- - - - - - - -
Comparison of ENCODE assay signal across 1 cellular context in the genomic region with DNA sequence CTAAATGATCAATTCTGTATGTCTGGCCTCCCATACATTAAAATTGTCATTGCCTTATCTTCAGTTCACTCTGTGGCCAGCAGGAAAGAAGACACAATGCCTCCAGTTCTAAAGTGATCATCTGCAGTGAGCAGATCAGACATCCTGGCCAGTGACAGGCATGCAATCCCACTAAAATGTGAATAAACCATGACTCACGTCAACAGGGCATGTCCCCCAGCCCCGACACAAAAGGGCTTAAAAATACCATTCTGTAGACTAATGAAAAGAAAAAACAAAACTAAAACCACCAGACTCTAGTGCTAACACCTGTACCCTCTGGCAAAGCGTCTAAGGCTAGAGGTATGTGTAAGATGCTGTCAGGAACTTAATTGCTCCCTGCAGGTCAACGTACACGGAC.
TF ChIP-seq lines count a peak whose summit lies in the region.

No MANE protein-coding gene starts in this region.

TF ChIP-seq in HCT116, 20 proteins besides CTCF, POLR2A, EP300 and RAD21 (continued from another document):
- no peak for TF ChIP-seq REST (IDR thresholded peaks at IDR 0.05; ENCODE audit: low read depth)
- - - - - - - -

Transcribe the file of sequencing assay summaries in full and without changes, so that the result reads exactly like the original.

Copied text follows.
Comparison of ENCODE assay signal across 1 cellular context in the genomic region with DNA sequence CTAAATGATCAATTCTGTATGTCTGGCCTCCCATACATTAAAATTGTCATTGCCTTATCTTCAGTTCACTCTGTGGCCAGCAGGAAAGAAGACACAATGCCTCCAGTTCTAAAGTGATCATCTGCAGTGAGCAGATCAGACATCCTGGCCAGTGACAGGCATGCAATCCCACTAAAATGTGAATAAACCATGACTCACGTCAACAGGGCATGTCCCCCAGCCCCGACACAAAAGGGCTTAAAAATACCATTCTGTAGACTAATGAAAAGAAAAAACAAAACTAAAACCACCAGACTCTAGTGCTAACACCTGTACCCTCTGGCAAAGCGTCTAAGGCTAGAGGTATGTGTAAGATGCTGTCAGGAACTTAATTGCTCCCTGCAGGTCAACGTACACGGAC.
TF ChIP-seq lines count a peak whose summit lies in the region.

No MANE protein-coding gene starts in this region.

TF ChIP-seq in HCT116, 20 proteins besides CTCF, POLR2A, EP300 and RAD21 (continued from another document):
- no peak for TF ChIP-seq REST (IDR thresholded peaks at IDR 0.05; ENCODE audit: low read depth)